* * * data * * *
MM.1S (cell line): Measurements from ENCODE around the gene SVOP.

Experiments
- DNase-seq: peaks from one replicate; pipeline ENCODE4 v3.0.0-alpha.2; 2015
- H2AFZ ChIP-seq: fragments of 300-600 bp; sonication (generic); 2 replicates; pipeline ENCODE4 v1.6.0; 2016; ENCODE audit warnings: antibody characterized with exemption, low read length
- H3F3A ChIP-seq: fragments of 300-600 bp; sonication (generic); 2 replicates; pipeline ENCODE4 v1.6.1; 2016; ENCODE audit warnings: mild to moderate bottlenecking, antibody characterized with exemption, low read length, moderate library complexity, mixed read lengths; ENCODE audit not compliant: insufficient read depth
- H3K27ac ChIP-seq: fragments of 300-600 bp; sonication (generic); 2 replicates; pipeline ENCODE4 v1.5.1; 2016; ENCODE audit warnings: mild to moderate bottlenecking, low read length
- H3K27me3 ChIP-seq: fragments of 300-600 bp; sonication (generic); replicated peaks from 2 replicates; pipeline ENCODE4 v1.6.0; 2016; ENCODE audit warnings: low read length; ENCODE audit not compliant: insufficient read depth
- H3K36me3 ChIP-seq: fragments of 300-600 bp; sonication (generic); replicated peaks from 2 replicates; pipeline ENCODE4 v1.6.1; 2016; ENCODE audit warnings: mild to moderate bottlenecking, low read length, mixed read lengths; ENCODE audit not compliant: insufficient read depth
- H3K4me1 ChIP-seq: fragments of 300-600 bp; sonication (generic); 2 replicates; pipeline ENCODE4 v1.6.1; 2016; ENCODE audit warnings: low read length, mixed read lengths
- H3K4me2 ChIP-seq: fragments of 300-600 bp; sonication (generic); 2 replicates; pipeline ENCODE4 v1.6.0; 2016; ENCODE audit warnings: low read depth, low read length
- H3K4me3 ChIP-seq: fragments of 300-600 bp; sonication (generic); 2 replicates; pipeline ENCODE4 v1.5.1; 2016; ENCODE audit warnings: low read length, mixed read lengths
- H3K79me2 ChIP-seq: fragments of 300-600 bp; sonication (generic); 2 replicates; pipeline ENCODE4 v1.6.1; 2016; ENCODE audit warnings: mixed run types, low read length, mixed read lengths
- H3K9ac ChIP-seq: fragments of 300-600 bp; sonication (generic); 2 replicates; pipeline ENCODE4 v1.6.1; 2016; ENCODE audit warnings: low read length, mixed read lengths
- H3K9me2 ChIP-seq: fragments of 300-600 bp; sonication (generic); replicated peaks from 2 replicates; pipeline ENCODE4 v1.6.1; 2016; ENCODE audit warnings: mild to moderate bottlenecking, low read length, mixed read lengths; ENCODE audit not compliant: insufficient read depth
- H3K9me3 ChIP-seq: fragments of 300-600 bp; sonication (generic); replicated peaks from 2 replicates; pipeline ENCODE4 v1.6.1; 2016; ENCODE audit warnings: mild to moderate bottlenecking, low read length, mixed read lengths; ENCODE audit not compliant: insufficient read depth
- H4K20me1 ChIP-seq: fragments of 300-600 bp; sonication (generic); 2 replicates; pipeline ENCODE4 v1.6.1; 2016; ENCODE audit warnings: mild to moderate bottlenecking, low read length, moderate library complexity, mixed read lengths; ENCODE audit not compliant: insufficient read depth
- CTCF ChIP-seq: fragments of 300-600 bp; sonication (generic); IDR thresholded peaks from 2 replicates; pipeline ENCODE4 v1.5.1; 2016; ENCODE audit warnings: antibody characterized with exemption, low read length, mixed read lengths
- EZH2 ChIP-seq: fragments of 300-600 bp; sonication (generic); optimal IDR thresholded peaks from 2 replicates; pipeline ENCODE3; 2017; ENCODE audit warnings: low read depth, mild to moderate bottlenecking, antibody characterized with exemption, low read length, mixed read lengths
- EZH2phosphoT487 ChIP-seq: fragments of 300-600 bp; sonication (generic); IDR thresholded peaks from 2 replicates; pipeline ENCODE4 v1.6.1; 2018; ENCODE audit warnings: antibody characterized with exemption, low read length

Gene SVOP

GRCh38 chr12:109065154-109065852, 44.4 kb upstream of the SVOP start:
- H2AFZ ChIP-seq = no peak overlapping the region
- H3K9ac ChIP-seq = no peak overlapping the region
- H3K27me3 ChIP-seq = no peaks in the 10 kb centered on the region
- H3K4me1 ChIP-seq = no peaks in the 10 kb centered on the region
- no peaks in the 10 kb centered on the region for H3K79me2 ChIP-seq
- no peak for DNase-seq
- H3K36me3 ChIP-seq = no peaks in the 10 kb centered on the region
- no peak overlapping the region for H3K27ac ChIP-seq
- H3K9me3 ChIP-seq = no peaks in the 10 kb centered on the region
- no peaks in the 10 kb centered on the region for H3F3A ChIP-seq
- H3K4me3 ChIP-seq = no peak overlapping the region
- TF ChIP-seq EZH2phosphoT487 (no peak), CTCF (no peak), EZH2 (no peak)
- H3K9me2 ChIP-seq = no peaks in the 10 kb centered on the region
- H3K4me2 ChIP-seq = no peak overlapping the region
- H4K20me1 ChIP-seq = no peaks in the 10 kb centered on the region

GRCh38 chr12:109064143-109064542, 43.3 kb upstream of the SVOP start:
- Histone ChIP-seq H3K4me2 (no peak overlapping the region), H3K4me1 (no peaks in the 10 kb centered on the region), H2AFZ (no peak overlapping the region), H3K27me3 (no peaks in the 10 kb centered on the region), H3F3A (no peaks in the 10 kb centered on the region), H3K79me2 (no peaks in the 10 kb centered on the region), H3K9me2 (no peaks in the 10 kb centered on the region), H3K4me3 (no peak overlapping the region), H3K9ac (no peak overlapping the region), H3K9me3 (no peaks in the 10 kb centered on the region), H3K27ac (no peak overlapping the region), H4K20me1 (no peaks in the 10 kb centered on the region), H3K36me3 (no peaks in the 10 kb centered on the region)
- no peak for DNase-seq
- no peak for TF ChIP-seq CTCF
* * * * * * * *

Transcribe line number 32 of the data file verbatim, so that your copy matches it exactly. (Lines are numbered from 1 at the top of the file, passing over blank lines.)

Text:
- H3K4me3 ChIP-seq = no peak overlapping the region